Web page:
Heart Disease and Weight Gain
The risk of heart disease doesn’t begin with the heart. It begins with how well you take care of yourself and reduce the danger signs in your life. One important danger sign is weight gain. Risk factors that contribute to heart disease include: diabetes Type 2, high cholesterol, insulin resistance, and high blood pressure. The one factor that can bring on all of these things is obesity.
Obesity has become an epidemic. We eat foods high in saturated fats and we lack proper daily exercise. The extra poundage puts a greater strain on the heart to pump blood to all of the tissues. People are developing what were considered “senior problems” earlier in life due to obesity.
This is how it works. Eating the wrong foods leads to an increase in our total blood cholesterol, particularly LDL, the “bad” cholesterol. LDL cholesterol sticks to the walls of our vessels and forms hard plaques. As plaques form, they narrow the opening, or lumen, of the arteries. The blood pressure increases because we now have a smaller pathway for blood to travel.
Our risk of developing diabetes increases when we are overweight. Production of insulin by the pancreas goes haywire. We produce too much. The excess insulin in the blood damages the lining of our vessels making them more susceptible to plaque formations. Doctors can test for precursors to Type 2 diabetes. If the precursors are treated then diabetes may not develop. If not, we become diabetic for life.
The plaques that form can break off and roam free in the blood stream. If they get stuck in a major artery like the coronary arteries that feed the heart, then the person will suffer a heart attack. Immediate intervention can save a life, but that person is still doomed over the long term if they don’t do something about their weight.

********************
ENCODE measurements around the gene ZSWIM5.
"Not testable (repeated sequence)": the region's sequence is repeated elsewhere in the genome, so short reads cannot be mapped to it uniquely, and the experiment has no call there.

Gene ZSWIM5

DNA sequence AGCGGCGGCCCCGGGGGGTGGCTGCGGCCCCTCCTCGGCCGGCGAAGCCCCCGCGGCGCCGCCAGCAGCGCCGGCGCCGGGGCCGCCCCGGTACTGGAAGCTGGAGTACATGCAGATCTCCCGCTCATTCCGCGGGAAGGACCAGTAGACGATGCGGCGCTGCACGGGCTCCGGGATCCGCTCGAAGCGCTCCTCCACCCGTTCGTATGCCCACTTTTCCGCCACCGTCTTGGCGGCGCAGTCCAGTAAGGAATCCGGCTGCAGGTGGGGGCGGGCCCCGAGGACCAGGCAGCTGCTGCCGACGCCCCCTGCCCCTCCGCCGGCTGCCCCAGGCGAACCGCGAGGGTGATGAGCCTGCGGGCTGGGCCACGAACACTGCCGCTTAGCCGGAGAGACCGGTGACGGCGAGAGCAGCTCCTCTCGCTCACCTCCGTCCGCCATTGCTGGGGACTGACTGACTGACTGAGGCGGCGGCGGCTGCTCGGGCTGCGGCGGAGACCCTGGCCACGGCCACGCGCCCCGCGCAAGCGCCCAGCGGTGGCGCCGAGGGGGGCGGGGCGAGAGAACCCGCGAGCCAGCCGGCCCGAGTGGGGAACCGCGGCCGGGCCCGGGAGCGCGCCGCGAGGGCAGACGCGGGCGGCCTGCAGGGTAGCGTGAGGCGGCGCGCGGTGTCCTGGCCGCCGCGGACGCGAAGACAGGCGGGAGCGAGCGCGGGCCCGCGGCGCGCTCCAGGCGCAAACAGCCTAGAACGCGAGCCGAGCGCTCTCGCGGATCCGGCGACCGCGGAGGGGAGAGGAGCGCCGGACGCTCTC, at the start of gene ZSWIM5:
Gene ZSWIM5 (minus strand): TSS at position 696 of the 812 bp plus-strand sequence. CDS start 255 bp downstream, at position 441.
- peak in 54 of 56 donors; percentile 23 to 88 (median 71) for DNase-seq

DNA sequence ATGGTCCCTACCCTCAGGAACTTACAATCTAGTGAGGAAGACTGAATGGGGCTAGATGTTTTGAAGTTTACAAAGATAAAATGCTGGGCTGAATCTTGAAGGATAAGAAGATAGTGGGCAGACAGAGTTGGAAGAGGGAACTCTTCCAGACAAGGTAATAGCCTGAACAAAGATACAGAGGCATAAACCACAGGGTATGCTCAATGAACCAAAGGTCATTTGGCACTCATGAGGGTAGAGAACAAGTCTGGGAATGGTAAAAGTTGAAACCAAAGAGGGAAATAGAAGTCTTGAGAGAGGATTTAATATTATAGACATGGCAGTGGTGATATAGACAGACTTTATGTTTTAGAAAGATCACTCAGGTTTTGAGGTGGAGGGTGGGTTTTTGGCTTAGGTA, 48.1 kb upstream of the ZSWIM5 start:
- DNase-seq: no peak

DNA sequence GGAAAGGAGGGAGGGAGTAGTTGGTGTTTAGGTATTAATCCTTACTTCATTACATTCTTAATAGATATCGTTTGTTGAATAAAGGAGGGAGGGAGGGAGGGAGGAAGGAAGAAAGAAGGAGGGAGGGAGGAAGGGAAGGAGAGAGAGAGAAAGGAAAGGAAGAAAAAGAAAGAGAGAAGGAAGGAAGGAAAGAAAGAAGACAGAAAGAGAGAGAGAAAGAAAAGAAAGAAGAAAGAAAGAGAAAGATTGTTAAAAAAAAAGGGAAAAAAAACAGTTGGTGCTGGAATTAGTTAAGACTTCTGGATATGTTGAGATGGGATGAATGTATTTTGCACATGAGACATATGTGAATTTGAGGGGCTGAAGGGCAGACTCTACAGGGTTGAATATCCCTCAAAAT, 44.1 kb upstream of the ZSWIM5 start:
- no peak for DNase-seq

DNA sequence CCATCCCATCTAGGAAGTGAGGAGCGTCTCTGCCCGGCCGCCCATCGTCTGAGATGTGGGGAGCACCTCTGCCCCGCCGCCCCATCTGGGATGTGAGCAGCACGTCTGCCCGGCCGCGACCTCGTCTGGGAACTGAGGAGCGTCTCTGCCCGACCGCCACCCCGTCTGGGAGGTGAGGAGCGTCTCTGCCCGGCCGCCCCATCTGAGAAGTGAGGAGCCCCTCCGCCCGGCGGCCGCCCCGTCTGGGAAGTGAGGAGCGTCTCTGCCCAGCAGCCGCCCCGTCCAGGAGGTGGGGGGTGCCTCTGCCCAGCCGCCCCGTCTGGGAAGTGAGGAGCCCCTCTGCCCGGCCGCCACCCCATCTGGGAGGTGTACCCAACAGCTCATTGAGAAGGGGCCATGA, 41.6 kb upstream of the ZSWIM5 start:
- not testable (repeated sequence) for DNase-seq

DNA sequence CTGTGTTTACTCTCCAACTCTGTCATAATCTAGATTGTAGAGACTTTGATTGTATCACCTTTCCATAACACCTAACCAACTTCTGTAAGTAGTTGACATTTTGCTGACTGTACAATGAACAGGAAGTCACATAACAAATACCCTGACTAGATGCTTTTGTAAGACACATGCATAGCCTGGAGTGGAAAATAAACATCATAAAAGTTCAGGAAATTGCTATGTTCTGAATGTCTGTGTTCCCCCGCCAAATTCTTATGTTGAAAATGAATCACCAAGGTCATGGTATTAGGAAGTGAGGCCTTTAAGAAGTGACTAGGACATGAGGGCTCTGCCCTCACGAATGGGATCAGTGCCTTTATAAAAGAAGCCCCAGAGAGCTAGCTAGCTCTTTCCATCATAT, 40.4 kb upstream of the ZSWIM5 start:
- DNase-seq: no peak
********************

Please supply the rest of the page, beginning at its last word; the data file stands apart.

As long as a person remains obese, the other risk factors hang around also. See a doctor to get a comprehensive physical and instructions for lowering the risk of heart disease. Changing the foods we eat is the first step. We must lower our caloric intake and eat more fruits, vegetables, and whole grains.
Exercise is a must to improve cardiovascular health. We improve our oxygen efficiency and shed pounds at the same time. Losing even ten percent body fat greatly reduces the risk of heart disease in a person’s life. Every little bit counts.
To reduce the risk of heart disease, we must drop the pounds. Maintaining a healthy weight not only makes us feel better, but keeps our hearts running at maximum efficiency. Don’t neglect to do something about the one risk factor that we can definitely change.
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